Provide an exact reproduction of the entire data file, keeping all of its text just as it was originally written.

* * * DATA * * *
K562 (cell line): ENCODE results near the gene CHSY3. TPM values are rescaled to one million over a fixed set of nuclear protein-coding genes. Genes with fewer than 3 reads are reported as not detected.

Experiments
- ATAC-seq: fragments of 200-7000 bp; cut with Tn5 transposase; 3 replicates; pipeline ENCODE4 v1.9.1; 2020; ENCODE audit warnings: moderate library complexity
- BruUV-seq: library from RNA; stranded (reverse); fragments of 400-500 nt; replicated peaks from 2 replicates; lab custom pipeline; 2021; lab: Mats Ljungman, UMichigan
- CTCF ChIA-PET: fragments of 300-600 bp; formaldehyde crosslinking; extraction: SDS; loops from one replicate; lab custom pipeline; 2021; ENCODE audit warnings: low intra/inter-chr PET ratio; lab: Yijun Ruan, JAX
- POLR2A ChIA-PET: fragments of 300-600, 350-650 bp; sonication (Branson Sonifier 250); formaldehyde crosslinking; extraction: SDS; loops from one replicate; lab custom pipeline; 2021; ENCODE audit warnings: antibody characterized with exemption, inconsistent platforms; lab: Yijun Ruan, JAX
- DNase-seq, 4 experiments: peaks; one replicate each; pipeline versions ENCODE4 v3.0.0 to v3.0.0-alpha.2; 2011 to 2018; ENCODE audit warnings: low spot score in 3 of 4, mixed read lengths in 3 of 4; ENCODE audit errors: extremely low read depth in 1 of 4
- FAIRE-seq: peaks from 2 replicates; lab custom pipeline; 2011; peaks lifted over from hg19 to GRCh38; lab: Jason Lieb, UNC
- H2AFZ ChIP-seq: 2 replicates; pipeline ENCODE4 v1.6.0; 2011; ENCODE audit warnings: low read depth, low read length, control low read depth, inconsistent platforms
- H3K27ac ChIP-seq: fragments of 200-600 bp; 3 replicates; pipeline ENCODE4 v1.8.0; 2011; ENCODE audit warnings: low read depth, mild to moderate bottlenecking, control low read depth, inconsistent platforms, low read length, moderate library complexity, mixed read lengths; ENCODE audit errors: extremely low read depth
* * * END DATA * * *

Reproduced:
K562 (cell line): ENCODE results near the gene CHSY3. TPM values are rescaled to one million over a fixed set of nuclear protein-coding genes. Genes with fewer than 3 reads are reported as not detected.

Experiments
- ATAC-seq: fragments of 200-7000 bp; cut with Tn5 transposase; 3 replicates; pipeline ENCODE4 v1.9.1; 2020; ENCODE audit warnings: moderate library complexity
- BruUV-seq: library from RNA; stranded (reverse); fragments of 400-500 nt; replicated peaks from 2 replicates; lab custom pipeline; 2021; lab: Mats Ljungman, UMichigan
- CTCF ChIA-PET: fragments of 300-600 bp; formaldehyde crosslinking; extraction: SDS; loops from one replicate; lab custom pipeline; 2021; ENCODE audit warnings: low intra/inter-chr PET ratio; lab: Yijun Ruan, JAX
- POLR2A ChIA-PET: fragments of 300-600, 350-650 bp; sonication (Branson Sonifier 250); formaldehyde crosslinking; extraction: SDS; loops from one replicate; lab custom pipeline; 2021; ENCODE audit warnings: antibody characterized with exemption, inconsistent platforms; lab: Yijun Ruan, JAX
- DNase-seq, 4 experiments: peaks; one replicate each; pipeline versions ENCODE4 v3.0.0 to v3.0.0-alpha.2; 2011 to 2018; ENCODE audit warnings: low spot score in 3 of 4, mixed read lengths in 3 of 4; ENCODE audit errors: extremely low read depth in 1 of 4
- FAIRE-seq: peaks from 2 replicates; lab custom pipeline; 2011; peaks lifted over from hg19 to GRCh38; lab: Jason Lieb, UNC
- H2AFZ ChIP-seq: 2 replicates; pipeline ENCODE4 v1.6.0; 2011; ENCODE audit warnings: low read depth, low read length, control low read depth, inconsistent platforms
- H3K27ac ChIP-seq: fragments of 200-600 bp; 3 replicates; pipeline ENCODE4 v1.8.0; 2011; ENCODE audit warnings: low read depth, mild to moderate bottlenecking, control low read depth, inconsistent platforms, low read length, moderate library complexity, mixed read lengths; ENCODE audit errors: extremely low read depth